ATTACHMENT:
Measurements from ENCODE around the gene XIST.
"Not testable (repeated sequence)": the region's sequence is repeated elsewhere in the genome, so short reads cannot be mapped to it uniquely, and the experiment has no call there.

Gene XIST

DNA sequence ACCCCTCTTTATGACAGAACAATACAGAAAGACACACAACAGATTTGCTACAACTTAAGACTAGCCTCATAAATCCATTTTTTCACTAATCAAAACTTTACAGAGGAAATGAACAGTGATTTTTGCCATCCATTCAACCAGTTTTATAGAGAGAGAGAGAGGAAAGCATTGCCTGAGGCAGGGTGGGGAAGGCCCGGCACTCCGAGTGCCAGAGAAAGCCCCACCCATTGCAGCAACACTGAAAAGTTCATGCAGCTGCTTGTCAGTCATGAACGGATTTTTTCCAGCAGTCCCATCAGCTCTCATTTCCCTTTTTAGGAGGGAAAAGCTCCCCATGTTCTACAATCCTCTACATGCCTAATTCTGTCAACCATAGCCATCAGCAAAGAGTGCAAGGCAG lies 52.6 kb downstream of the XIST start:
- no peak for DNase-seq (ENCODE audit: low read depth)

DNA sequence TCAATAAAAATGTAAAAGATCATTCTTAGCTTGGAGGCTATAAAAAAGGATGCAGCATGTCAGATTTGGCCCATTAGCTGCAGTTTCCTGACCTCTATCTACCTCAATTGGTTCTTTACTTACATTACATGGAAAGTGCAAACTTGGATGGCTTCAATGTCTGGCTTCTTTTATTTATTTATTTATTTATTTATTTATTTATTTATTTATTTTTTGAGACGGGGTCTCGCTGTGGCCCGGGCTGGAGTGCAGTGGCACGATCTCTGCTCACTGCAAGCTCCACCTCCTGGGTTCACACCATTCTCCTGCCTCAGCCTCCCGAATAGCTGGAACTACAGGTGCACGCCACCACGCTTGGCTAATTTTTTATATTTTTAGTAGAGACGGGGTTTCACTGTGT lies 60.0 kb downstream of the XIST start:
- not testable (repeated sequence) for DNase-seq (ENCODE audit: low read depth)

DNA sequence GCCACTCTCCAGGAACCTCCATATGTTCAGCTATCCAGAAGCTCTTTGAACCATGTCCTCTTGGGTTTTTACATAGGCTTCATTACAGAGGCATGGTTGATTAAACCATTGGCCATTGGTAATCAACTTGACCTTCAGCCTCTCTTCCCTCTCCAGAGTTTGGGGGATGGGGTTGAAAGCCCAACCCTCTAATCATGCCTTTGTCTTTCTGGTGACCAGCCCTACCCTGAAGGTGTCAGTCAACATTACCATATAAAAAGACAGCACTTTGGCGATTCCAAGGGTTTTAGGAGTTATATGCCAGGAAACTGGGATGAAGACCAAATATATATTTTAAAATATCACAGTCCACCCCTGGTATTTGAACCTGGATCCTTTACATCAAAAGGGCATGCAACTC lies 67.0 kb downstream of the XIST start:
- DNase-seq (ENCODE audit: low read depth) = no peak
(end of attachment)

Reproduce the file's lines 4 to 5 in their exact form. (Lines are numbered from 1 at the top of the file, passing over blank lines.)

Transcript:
DNA sequence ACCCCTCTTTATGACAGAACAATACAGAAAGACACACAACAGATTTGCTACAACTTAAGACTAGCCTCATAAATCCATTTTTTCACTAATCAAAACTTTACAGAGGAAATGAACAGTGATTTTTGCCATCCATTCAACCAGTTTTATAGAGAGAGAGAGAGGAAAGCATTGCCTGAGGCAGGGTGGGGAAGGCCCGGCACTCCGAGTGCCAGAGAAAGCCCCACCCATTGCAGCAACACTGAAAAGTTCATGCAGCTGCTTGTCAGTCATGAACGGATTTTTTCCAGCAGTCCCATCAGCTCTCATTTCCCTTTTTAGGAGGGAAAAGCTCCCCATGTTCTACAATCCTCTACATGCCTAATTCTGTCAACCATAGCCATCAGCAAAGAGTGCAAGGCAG lies 52.6 kb downstream of the XIST start:
- no peak for DNase-seq (ENCODE audit: low read depth)